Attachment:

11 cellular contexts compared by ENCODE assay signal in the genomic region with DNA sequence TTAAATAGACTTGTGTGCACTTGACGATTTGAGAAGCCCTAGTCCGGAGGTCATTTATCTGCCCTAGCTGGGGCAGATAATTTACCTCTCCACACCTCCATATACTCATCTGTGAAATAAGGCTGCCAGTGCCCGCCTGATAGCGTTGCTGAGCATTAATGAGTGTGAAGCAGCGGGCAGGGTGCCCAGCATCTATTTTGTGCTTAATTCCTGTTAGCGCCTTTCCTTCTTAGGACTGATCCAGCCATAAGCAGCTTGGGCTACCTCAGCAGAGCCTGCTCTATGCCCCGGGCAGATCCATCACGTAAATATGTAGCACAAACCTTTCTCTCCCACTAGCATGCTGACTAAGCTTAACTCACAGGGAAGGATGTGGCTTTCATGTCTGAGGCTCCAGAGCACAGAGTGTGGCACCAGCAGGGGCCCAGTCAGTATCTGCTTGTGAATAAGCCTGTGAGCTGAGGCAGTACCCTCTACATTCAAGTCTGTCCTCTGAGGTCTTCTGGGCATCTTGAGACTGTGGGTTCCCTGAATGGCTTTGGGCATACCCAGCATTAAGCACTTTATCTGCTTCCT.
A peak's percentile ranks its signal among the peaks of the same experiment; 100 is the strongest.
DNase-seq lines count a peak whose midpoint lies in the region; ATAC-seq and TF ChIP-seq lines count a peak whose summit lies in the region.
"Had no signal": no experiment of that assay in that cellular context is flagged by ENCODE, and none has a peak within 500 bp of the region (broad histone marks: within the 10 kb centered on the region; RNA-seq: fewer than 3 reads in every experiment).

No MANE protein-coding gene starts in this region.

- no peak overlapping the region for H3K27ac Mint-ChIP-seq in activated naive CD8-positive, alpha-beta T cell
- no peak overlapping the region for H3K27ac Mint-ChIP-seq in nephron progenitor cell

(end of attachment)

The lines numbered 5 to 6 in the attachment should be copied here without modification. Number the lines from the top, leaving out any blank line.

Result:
No MANE protein-coding gene starts in this region.

- no peak overlapping the region for H3K27ac Mint-ChIP-seq in activated naive CD8-positive, alpha-beta T cell